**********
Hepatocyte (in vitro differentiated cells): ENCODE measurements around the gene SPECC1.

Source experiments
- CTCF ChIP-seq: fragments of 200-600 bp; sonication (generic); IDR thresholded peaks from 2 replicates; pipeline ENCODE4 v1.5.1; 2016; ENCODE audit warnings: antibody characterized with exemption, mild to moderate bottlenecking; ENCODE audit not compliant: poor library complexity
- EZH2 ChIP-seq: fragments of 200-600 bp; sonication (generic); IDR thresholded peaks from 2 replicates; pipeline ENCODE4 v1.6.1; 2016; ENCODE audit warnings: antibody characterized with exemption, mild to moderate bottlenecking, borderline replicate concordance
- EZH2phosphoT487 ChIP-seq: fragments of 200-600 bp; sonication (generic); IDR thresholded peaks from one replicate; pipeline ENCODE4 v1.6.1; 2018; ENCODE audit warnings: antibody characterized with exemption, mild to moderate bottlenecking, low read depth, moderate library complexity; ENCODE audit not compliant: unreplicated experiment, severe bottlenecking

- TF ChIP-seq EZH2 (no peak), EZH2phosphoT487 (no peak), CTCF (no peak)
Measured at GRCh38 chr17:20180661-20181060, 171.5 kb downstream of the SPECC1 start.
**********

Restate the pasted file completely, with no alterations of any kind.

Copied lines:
Hepatocyte (in vitro differentiated cells): ENCODE measurements around the gene SPECC1.

Source experiments
- CTCF ChIP-seq: fragments of 200-600 bp; sonication (generic); IDR thresholded peaks from 2 replicates; pipeline ENCODE4 v1.5.1; 2016; ENCODE audit warnings: antibody characterized with exemption, mild to moderate bottlenecking; ENCODE audit not compliant: poor library complexity
- EZH2 ChIP-seq: fragments of 200-600 bp; sonication (generic); IDR thresholded peaks from 2 replicates; pipeline ENCODE4 v1.6.1; 2016; ENCODE audit warnings: antibody characterized with exemption, mild to moderate bottlenecking, borderline replicate concordance
- EZH2phosphoT487 ChIP-seq: fragments of 200-600 bp; sonication (generic); IDR thresholded peaks from one replicate; pipeline ENCODE4 v1.6.1; 2018; ENCODE audit warnings: antibody characterized with exemption, mild to moderate bottlenecking, low read depth, moderate library complexity; ENCODE audit not compliant: unreplicated experiment, severe bottlenecking

- TF ChIP-seq EZH2 (no peak), EZH2phosphoT487 (no peak), CTCF (no peak)
Measured at GRCh38 chr17:20180661-20181060, 171.5 kb downstream of the SPECC1 start.